Reading Between The Lines:
James Bullard's Seven Faces of "The Peril"
By Chris Ciovacco
Preprint Federal Reserve Bank of
St. Louis September-October Issue 2010
July 29, 2010
Our interpretation below relates to the asset markets and asset prices. We believe quantitative easing can impact asset prices in the short-to-intermediate term. We do not believe quantitative easing is the solution to the global economy's problems, nor do we believe it will create long-term prosperity or job growth. As money managers, our job is to understand the possible impact of Fed policy on the value of our clients' investments. The short-to-intermediate-term driver of asset prices would be the perception of market participants, right or wrong, that the Fed can create positive inflation. We firmly believe quantitative easing can impact the prices of stocks, commodities, and currencies in the short-to-intermediate term. In that light, we believe quantitative easing, or even the potential for the Fed to buy Treasury bonds, is an important factor in determining investment outcomes in the next six to twelve months. Financial market performance and the long-term economic impacts of quantitative easing are two separate issues.
After reading James Bullard's twenty-three page paper on possible monetary responses to further economic shocks, we feel it is important for investors to gain a basic understanding of how future Fed policy could impact the value of an individual's savings and other financial assets. The basic premise of Mr. Bullard's work is as follows:
What could all this mean to me and my investments?
Let's start with quantitative easing, where the Federal Reserve buys Treasury bonds. The Fed buys the bonds from a network of primary dealers (brokerage firms), such as Goldman Sachs and Morgan Stanley. As a normal part of their business, Morgan Stanley buys and sells bonds from clients, businesses, other dealers, and the Fed (they act as a dealer). The Fed's August 10, 2010 statement clearly states the bond "purchases will be conducted with the Federal Reserve's primary dealers through a series of competitive auctions via the Desk's FedTrade system". If you want to know who is going to get the freshly-printed electronic cash, see the Fed's Primary Dealers List.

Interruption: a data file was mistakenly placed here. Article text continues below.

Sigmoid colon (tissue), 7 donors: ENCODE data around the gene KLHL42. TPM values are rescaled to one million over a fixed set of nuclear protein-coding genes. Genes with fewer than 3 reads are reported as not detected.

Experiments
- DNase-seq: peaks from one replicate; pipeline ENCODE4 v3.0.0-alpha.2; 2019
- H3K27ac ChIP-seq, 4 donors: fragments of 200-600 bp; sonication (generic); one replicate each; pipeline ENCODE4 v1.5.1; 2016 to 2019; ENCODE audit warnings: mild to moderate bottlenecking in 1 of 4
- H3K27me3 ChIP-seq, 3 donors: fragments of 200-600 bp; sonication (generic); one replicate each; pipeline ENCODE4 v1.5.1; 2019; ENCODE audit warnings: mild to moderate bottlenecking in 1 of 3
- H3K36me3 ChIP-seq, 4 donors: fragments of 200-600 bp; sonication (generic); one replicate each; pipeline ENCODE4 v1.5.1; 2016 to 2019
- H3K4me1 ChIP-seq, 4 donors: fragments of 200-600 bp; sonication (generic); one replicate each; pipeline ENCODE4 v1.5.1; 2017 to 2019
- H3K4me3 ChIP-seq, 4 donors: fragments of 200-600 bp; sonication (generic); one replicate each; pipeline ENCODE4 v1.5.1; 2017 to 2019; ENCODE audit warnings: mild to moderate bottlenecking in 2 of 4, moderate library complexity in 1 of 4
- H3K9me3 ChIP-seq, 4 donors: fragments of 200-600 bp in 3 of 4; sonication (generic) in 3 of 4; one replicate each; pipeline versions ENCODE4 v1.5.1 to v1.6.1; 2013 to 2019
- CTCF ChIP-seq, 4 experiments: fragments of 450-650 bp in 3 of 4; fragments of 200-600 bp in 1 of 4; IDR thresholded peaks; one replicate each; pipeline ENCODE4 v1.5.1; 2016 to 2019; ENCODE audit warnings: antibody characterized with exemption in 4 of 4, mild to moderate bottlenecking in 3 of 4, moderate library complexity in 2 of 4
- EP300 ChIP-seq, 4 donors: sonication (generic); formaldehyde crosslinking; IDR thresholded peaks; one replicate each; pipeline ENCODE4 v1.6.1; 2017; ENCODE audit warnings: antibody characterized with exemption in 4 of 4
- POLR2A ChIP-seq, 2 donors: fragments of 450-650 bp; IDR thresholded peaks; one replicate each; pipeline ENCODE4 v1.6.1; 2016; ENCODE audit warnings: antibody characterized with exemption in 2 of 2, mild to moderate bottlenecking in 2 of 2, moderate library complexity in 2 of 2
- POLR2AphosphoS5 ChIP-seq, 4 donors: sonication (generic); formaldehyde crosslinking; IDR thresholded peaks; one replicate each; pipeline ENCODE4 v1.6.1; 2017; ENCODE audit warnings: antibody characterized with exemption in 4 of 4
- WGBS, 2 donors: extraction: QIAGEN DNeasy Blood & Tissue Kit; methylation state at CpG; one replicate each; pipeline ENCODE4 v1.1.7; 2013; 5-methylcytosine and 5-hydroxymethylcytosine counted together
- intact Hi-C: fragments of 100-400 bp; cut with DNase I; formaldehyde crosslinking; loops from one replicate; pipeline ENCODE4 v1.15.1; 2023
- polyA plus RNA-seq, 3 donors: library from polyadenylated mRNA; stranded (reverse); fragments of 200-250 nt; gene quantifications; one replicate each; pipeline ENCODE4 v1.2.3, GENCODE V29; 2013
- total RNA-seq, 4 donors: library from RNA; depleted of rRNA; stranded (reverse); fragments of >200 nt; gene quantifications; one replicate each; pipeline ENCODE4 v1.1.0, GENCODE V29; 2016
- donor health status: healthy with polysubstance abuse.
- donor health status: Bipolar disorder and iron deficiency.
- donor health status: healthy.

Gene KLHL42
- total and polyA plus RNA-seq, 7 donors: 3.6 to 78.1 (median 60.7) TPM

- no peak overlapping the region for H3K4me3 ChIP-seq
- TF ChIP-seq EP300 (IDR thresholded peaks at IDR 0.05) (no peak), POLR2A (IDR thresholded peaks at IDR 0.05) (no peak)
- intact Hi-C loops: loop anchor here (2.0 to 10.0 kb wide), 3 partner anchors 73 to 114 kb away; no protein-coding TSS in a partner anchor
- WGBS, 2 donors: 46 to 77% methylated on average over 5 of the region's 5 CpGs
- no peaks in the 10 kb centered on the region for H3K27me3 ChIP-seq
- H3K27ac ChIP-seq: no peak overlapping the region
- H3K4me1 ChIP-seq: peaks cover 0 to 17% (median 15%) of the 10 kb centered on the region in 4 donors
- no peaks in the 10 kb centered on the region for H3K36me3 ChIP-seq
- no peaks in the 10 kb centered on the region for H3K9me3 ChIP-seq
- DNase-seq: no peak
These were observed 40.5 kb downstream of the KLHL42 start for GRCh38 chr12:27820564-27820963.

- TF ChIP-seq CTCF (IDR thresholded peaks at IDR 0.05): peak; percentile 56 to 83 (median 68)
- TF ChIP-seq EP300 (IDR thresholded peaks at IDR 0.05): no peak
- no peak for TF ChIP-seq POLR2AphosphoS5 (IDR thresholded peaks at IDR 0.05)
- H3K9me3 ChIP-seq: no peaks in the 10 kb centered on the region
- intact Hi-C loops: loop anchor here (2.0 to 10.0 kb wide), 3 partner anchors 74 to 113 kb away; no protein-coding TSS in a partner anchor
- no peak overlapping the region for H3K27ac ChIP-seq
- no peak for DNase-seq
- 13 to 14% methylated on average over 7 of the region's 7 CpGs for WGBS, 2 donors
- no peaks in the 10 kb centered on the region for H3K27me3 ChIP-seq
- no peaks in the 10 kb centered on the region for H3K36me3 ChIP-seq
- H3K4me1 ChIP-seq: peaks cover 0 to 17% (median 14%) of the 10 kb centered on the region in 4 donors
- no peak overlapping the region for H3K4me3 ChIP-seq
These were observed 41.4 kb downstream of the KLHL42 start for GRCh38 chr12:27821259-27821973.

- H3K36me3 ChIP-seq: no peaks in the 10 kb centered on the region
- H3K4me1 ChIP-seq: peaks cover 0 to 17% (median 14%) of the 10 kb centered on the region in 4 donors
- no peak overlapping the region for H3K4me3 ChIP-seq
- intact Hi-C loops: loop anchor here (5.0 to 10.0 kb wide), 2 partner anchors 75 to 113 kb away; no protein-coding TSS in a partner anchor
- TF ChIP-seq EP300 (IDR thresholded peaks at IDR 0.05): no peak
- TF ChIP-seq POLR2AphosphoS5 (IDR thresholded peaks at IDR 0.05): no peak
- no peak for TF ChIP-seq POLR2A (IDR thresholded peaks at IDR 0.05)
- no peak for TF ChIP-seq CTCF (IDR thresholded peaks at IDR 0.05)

Using a hypothetical example to illustrate the basic concepts of quantitative easing, assume a typical American citizen has some Treasury Bond certificates in a shoebox under their bed. If they want to sell their bonds, they can deposit them into their Morgan Stanley brokerage account. Morgan Stanley will offer to buy the bonds based on current market prices. Morgan Stanley either sells the bonds immediately to a third-party or they may hold the bonds in inventory to sell at a later date.
If the Fed offers to buy the bonds originally in the shoebox under the American's bed, they will be exchanging money, not currently in circulation, for a bond certificate held now by Morgan Stanley. After the transaction runs full circle, the American citizen has newly printed money and the Fed now has the bond certificates. It is easy to see in this example the Fed has increased the money supply by buying the bonds. The Treasury Bond represents an IOU from the U.S. Government. When the Fed buys bonds in the open market, it is like the government buying back its own IOU with newly created money. This is about as close to pure money printing as it gets. The basic process of quantitative easing is illustrated in the graphic below.
How is this policy any different from lowering interest rates or increasing bank reserves?
Lowering interest rates and flooding the banking system with cash has one major drawback; if the banks won't issue loans or customers do not want to take out loans, the low rates and excess bank reserves do little to expand the supply of money in the real economy. Therefore, these policies can fall into the "pushing on a rope" category. Quantitative easing, or Fed purchases of Treasury bonds, can theoretically inject cash directly into the real economy, which is a significant difference, assuming the broker/dealers do not sit on the cash they receive from the Fed.